According to the statistics of Bank of China, the debt of China universities has accumulated to the tune of RMB200 billion. The No.1 borrower is Jilin University (RMB3 billion debt), followed by Guangdong Industrial University (RMB2.3 billion debt), Zhengzhou University (RMB2.1 billion debt), Nanchang University and Guangzhou University (RMB2 billion debt respectively).
It is the first time that the China Government has admitted to the scale of debt problem faced by the higher education institutions.
Another higher education problem in China is the scale of unemployment among university graduates. China’s Ministry of Education predicts that this year there will be over one million graduates who cannot land a job.
I recall that when I ran a language school business in Hangzhou, eastern China, a graduate in international business came for job interview. She was then working as an assistant in a university’s Chinese language program. Asked why she chose to study for international business when the chance for her to work in a related profession is remote, she just smiled. She was not able to give an answer. You will guess it right. I didn’t hire her.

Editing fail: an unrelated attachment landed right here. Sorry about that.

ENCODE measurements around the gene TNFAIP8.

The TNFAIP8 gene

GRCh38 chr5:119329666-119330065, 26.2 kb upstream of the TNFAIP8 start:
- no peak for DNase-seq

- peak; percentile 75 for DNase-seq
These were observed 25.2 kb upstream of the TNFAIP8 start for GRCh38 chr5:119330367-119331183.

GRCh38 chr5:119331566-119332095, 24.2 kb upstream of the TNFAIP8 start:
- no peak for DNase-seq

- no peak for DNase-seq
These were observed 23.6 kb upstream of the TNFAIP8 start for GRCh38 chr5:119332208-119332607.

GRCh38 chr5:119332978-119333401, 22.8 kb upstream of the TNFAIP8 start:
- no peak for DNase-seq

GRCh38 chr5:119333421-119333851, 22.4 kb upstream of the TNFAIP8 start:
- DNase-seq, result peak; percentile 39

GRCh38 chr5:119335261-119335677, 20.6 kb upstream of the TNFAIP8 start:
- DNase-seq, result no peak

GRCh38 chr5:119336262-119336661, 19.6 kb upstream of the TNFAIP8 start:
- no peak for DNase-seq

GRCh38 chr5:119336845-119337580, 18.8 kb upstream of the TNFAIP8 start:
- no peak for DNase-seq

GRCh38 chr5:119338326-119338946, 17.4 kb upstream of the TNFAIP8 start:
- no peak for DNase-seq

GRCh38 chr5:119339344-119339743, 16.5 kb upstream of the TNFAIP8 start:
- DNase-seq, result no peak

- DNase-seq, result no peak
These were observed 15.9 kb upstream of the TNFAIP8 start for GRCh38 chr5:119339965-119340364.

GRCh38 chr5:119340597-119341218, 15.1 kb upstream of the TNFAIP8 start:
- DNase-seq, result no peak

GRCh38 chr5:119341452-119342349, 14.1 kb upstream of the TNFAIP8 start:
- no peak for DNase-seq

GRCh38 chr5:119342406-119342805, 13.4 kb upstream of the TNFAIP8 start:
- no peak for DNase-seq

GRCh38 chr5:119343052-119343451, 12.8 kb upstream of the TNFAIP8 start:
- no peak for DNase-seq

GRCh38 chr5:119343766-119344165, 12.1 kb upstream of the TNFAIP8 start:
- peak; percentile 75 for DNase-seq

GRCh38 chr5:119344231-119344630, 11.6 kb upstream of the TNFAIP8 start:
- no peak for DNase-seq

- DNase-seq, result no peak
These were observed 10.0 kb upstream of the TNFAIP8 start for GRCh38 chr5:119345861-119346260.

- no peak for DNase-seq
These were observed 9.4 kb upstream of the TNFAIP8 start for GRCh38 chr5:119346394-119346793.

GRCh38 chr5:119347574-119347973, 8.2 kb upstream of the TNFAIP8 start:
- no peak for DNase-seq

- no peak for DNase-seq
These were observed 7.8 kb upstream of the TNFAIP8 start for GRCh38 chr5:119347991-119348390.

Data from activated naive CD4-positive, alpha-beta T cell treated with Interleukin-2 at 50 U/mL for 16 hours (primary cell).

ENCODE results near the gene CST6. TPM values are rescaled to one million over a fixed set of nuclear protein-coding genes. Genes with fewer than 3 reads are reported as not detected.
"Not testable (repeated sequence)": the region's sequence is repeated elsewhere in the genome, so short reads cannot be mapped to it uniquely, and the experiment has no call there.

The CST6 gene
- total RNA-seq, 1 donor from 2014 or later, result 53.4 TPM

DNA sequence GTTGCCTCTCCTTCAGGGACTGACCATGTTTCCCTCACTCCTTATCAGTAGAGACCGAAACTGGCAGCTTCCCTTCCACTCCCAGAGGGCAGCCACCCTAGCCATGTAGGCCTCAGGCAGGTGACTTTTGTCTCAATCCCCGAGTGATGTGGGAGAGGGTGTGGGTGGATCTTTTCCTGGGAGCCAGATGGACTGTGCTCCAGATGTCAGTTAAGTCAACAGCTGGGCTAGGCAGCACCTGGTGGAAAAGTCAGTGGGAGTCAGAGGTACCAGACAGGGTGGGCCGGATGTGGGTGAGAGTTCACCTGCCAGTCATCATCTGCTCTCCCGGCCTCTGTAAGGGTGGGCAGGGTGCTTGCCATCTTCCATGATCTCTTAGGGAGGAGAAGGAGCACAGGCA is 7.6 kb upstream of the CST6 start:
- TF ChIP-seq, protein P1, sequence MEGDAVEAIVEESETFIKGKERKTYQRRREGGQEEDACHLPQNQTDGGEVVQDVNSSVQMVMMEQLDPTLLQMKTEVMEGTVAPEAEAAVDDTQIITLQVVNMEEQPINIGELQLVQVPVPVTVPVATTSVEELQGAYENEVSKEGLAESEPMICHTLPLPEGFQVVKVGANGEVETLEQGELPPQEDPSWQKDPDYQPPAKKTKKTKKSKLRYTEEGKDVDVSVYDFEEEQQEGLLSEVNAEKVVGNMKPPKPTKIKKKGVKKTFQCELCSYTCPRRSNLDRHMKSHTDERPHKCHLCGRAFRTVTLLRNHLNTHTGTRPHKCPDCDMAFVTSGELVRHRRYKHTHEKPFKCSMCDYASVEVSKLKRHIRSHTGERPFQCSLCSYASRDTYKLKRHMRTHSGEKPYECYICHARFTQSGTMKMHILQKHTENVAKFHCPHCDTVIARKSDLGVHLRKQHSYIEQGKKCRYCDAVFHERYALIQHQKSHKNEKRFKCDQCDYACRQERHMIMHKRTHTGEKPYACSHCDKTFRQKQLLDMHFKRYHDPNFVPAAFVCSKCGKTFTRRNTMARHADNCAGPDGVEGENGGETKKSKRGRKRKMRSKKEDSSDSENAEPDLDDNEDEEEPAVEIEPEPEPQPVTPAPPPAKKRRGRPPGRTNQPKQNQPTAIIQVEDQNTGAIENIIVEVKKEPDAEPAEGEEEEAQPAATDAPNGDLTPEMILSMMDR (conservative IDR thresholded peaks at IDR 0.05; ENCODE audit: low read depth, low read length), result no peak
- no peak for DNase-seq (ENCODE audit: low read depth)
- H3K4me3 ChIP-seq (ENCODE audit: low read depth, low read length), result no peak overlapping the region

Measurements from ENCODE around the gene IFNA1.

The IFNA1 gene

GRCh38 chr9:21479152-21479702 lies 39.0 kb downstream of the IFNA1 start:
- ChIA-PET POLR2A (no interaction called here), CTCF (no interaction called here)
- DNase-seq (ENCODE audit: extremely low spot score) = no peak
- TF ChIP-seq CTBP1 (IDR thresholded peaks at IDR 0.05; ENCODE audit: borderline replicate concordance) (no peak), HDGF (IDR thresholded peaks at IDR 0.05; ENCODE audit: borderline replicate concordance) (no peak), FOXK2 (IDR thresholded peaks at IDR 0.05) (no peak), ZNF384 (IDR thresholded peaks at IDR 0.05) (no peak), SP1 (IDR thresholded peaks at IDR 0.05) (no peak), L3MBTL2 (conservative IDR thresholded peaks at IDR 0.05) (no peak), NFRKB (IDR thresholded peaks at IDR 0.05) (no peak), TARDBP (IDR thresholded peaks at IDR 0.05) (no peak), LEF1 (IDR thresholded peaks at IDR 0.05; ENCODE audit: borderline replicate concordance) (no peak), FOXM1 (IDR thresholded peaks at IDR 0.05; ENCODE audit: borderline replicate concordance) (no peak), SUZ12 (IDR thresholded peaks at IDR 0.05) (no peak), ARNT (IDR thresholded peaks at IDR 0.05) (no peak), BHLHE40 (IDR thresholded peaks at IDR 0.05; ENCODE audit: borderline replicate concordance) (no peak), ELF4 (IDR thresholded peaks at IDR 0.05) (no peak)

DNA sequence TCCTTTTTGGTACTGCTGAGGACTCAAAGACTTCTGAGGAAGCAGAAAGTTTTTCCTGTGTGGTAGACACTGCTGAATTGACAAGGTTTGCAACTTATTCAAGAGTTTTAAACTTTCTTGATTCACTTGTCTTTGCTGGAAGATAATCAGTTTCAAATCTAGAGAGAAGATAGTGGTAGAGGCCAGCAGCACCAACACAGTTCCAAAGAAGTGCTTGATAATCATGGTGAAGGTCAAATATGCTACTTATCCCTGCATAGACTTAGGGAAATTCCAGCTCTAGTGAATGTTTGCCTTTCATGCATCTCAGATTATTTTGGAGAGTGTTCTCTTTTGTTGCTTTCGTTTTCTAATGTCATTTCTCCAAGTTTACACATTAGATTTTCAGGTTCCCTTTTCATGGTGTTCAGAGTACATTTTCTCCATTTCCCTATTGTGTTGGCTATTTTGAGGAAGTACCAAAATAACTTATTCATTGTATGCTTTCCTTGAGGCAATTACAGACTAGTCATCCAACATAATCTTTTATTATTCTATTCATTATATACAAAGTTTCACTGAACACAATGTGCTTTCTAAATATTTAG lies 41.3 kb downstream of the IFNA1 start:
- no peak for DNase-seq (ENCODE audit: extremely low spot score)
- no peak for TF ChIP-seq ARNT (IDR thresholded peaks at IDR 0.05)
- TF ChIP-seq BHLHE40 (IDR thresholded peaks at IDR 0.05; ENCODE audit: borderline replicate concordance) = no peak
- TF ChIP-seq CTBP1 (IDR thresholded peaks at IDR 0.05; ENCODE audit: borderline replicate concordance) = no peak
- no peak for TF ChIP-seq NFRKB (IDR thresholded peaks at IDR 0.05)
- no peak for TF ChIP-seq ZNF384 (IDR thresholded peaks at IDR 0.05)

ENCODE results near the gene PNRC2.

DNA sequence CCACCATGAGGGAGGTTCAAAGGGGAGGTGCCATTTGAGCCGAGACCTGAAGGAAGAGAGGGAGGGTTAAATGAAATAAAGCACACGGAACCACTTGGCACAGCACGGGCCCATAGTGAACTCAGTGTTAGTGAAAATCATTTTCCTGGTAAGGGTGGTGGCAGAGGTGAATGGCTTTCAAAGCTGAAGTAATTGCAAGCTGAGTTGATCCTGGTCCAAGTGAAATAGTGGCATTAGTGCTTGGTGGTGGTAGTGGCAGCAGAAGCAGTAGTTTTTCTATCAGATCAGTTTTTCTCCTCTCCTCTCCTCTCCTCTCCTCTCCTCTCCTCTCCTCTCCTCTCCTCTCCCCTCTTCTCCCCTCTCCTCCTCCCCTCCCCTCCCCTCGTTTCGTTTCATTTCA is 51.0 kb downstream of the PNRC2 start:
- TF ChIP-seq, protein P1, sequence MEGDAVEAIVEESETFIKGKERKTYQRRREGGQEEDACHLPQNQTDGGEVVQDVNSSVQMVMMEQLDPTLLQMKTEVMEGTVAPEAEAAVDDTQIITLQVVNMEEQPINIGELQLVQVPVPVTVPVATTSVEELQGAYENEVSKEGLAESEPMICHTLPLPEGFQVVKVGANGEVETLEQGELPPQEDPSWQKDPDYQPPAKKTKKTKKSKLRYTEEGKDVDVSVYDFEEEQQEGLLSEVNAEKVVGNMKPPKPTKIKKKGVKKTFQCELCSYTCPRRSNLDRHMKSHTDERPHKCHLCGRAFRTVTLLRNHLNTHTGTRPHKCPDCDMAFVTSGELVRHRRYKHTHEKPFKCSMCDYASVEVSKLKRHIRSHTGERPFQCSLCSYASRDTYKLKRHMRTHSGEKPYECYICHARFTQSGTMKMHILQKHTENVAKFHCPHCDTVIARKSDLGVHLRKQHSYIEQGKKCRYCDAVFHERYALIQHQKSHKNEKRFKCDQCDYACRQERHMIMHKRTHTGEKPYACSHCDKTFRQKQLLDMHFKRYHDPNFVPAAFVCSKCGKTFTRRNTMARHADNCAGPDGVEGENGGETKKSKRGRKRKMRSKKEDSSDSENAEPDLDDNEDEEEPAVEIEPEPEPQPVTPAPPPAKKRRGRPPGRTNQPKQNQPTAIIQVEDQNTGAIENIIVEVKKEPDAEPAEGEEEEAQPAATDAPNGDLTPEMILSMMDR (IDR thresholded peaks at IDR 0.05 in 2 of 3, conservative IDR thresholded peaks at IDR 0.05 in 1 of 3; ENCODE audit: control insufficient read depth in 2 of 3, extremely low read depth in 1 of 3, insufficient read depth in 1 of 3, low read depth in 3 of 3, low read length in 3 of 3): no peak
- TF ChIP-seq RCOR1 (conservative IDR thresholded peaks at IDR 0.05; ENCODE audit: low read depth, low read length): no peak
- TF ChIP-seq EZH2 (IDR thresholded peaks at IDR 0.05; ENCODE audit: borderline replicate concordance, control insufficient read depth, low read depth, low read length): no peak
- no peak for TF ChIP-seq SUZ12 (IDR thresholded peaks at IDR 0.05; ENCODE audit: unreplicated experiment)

And major in international business in a university in Hangzhou?? Where to find the real expertise to teach such a subject? She may forget that Hangzhou is a tourist city, not a business city.
Maybe the kind of choice some China students make is partly to blame for their unemployment upon graduation.